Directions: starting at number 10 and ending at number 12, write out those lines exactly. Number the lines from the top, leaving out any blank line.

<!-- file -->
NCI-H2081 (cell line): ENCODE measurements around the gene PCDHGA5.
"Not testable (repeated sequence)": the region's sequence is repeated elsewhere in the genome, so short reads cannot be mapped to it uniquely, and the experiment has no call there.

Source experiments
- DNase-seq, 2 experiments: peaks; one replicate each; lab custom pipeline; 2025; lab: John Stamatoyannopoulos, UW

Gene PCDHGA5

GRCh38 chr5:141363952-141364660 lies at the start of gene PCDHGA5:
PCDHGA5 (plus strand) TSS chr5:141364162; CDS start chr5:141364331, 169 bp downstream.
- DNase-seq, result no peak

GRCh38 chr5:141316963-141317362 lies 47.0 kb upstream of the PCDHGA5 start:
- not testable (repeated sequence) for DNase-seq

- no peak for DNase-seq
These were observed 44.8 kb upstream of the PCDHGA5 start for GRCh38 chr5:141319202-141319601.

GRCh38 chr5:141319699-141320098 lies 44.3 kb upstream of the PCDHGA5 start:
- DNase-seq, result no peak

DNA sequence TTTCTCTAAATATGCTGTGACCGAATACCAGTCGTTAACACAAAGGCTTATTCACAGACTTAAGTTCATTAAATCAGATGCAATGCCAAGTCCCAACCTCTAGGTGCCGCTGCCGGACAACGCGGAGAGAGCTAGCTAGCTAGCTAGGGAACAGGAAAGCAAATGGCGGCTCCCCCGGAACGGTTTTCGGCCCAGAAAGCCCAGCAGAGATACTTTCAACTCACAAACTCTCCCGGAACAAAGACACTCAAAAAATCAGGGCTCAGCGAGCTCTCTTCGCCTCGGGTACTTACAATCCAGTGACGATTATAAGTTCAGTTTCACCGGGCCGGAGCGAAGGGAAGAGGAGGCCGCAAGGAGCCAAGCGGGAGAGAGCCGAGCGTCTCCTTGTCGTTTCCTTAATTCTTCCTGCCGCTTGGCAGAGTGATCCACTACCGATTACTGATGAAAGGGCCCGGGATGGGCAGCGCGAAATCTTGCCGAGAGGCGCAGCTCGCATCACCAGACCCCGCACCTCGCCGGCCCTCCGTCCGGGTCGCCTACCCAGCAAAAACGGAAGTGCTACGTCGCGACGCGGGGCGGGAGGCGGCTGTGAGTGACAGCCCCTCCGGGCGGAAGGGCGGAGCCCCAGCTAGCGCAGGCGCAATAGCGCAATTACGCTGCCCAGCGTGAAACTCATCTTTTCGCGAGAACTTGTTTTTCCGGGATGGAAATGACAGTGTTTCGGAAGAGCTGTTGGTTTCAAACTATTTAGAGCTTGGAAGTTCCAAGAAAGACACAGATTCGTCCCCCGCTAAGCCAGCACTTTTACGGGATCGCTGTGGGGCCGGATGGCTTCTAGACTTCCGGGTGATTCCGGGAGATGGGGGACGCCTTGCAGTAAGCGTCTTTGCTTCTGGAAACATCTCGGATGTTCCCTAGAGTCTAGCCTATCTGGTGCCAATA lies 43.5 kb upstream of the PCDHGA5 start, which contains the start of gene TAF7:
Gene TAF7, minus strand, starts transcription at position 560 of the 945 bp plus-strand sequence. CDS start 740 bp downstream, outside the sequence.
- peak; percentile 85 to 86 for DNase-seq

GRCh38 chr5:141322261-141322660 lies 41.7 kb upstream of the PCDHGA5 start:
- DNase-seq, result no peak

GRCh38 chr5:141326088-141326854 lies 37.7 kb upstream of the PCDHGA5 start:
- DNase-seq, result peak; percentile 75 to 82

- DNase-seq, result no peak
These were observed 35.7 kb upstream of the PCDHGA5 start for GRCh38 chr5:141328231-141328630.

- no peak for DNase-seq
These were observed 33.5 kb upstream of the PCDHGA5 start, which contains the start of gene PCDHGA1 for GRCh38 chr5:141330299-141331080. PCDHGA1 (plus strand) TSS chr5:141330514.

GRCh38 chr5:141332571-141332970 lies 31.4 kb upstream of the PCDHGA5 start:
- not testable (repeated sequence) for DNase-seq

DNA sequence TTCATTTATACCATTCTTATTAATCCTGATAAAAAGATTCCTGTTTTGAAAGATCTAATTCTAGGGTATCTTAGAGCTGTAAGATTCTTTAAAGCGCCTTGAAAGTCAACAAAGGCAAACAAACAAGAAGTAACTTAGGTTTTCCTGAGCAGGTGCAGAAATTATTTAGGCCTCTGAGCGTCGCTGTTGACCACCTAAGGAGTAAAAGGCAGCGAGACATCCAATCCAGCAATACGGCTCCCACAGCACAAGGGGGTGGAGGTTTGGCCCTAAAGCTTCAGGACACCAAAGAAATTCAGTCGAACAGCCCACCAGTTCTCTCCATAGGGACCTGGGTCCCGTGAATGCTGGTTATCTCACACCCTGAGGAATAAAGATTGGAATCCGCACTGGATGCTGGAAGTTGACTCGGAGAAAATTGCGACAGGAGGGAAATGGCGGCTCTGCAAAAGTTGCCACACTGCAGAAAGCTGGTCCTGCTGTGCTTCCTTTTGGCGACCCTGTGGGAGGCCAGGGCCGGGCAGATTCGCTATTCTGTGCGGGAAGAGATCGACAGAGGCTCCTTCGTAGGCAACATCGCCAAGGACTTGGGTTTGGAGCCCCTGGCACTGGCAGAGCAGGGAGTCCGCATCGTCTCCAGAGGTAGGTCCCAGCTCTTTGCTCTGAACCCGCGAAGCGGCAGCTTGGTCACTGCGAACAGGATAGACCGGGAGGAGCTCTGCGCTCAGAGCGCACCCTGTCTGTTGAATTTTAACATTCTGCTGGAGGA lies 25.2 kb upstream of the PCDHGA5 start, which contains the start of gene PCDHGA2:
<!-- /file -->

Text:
- not testable (repeated sequence) for DNase-seq

- no peak for DNase-seq
These were observed 44.8 kb upstream of the PCDHGA5 start for GRCh38 chr5:141319202-141319601.